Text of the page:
This year's Copenhagen Architecture Festival (CAFx) offered a wide range of activities, from film screenings to exhibitions on the future of social housing. The festival's fourth edition took place over 11 days and featured more than 150 architectural events in Copenhagen, Aarhus, and Aalborg.

Festival Director Josephine Michau explained that since its first edition, the intention behind CAFx was to bring many local agents together in order to build new dialogues around architecture. As a society, how do we identify with architecture? What values do we ascribe to it? These questions were part of this edition's overarching theme: "Architecture as identity."

The Worlds Longest Elevated Cycling Path Opens in China

This month, in the city of Xiamen, China's first elevated cycling path was inaugurated. At nearly 8 kilometers long, the structure is now the world's longest elevated cycling path.

The construction of this exclusive cycling path was promoted by the Xiamen City Government to provide inhabitants with a new sustainable transportation alternative that could significantly reduce vehicular traffic on the city's already congested highways. 

A Stretch of Rio de Janeiro's Tim Maia Bike Path Collapses

A 50-meter stretch of Rio de Janeiro's Tim Maia bike path, which was built in preparation of the 2016 Olympic Games to connect neighborhoods Leblon and São Conrado, collapsed this morning. Adjacent to the Avenue Oscar Niemeyer, in the south of the city, the bike path was inaugurated on January 17 this year. According to the fire department, the deadly accident was caused by the surf of the sea.

According to passersby, the bike lane was hit by a strong wave that, in addition to collapsing the site, broke the windshield of a bus and dragged a woman on the boardwalk. The location is near the exit of the sewer pipe.

Video: The Bicycle Snake / Dissing+Weitling

The Louisiana Channel recently paid a visit to one of the world's most bike-friendly cities to view what is dubbed "Copenhagen's new architectonic landmark," Dissing+Weitling Architecture's "The Bicycle Snake." "Strikingly slender" and boasting a simple orange track, the Bicycle Snake is a 230 meter bridge dedicated entirely to bikes. The steel bridge tries not to "be more that it actually is," unlike many other landmarks, connecting bicyclists to two main parts of the city by elevating them up to seven meters above the sea.

Travelbox Combines Essentials for Living In A Portable Box

Permitting travel on a budget, the architects of Juust have designed a compact "Travelbox" that consolidates all the essentials - bike, bed, table, chair and storage. Beautifully constructed from wood and clad in aluminum, the clever arrangement brings the comfort of home to wherever life may lead you.

"In its closed position it is rigid, efficient, and ready to endure the inevitable bumps of international travel. Upon arrival the Travelbox can be unfolded to instantly transform your new abode into a comfortable home," says Juust.

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10 Points of a Bicycling Architecture

A revolution is occurring in street design. New York, arguably the world’s bellwether city, has let everyday citizens cycle for transport. They have done that by designating one lane on most Avenues to bicyclists only, with barriers to protect them from traffic.

Now hundreds of cities are rejigging to be bicycle-friendly, while in New York there is a sense that more change is afoot. Many New Yorkers would prefer if their city were more like Copenhagen where 40% of all trips are by bike. But then Copenhagen wants more as well. Where does this stop?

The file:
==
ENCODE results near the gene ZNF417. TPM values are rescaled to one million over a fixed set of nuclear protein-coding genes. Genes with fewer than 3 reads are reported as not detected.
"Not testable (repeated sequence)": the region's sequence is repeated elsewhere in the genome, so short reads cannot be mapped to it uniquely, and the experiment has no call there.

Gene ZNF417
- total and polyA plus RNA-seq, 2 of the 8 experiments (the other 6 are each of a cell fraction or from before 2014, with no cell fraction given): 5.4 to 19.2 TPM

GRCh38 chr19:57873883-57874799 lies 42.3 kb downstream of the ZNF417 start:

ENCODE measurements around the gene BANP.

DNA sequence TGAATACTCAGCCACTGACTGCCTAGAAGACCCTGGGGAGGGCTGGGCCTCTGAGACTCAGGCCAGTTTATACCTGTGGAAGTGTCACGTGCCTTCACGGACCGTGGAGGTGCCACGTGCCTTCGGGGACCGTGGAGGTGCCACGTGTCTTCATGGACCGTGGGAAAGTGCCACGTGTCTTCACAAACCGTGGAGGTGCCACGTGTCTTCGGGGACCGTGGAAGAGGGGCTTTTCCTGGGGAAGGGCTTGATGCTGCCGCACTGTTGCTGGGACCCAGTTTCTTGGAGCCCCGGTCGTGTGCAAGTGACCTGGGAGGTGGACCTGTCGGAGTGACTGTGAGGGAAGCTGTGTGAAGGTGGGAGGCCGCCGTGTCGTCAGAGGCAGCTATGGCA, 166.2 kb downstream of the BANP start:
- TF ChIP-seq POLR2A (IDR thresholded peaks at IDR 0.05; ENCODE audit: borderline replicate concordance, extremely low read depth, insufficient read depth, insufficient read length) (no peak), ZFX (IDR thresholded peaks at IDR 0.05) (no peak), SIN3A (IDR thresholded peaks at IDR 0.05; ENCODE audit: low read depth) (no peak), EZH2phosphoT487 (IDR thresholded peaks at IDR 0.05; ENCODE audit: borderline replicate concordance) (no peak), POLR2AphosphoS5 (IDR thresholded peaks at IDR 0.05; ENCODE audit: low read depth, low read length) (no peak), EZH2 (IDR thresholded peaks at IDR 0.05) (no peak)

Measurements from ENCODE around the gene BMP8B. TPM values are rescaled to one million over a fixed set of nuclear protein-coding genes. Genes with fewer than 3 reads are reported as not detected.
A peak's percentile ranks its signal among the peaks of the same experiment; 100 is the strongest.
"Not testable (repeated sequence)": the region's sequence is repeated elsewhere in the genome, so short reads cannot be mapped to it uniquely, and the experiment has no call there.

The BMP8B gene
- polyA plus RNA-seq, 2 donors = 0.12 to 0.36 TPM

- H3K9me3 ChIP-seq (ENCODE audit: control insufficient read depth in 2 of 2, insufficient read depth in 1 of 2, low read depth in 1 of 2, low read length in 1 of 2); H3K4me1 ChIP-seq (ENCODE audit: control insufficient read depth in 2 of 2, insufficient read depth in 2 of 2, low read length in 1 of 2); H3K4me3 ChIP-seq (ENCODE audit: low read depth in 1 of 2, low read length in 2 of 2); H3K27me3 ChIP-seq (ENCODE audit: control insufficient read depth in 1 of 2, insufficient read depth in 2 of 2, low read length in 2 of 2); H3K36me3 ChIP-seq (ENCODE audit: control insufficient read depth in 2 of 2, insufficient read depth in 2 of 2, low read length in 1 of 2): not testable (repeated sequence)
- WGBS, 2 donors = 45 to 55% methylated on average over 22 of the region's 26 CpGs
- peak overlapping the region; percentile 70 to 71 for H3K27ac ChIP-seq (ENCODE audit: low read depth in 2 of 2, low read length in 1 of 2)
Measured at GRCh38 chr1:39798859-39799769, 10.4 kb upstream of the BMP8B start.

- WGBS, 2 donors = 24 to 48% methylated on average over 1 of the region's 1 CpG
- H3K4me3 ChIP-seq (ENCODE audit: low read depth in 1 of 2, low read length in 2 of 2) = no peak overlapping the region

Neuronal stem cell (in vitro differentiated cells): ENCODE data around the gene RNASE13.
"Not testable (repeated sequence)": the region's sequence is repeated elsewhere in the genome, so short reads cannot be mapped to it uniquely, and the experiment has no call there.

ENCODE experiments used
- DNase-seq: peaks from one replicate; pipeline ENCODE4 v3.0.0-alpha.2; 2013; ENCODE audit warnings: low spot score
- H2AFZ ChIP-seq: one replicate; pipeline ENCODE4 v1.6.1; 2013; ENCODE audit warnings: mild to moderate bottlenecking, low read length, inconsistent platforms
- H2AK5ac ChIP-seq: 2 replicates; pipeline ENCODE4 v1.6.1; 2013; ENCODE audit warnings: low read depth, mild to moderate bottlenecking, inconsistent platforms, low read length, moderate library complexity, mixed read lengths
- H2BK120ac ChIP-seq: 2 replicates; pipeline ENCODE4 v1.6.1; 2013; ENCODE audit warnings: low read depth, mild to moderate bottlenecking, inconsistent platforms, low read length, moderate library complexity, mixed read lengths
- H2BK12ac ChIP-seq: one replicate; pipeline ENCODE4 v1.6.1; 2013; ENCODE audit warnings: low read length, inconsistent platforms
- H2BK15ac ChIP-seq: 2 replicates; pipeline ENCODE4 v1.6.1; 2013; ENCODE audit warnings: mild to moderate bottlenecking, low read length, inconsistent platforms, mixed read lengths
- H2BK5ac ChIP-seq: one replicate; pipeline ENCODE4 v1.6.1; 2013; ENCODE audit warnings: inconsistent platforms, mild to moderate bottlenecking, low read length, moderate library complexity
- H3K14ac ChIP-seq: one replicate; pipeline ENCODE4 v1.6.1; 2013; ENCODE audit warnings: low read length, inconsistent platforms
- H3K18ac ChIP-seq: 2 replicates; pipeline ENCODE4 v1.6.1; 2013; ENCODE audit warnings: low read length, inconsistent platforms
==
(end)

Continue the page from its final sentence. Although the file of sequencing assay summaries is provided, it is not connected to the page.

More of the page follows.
Cities Need Big Changes to Become Bike Friendly

A new study has found that cities need to make big infrastructural changes, rather than small ones, in order to become more bike friendly. As this article from Fast Company explains, small increases in bicycle usage lead to more accidents, which in turn makes others afraid to make the switch from driving to riding. However, the study found that heavy investment in cycling infrastructure brings an economic benefit to cities in the long run, largely thanks to savings from reduced healthcare costs. To learn about the long-term benefits of big biking investments, click here.

3 Architects Appointed to Oversee £100 Million Cycling Infrastructure In London

Roger Hawkins (Hawkins\Brown), Sunand Prasad (Penoyre & Prasad) and Peter Murray (New London Architecture) have all been appointed by the Mayor of London to oversee the implementation of £100 million worth of cycling infrastructure in the city.

The scheme will focus on three London Boroughs: Kingston, Enfield and Waltham Forest, each of which were awarded "mini-Holland" status - a reference to the cycling haven of the Netherlands which these areas of London will be modeled on. Each borough will nominate their own principal designers, but the three appointed architects, who all sit on the Mayor's design advisory panel, will be acting as consultant and client for a different borough.

Read on after the break for a rundown of the proposed changes

Norman Foster-Designed Scheme Aims to Transform London into “Cycling Utopia”

Foster + Partners has unveiled a scheme that aims to transform London’s railways into cycling freeways. The seemingly plausible proposal, which was designed with the help of landscape firm Exterior Architecture and transportation consultant Space Syntax, would connect more than six million residents to an elevated network of car-free bicycle paths built above London’s existing railway lines if approved.

"SkyCycle is a lateral approach to finding space in a congested city," said Norman Foster, who is both a regular cyclist and the president of Britain's National Byway Trust. "By using the corridors above the suburban railways, we could create a world-class network of safe, car free cycle routes that are ideally located for commuters."

Bikes vs. Cars

Think traffic is bad now? One billion cars are already on the road today and another billion is expected to join in the coming decade. Pollution and stressful commuting is at an all time high, empowering many politicians and bicycle activists to declare war on the multi-billion dollar car industry which has profoundly impacted city development worldwide.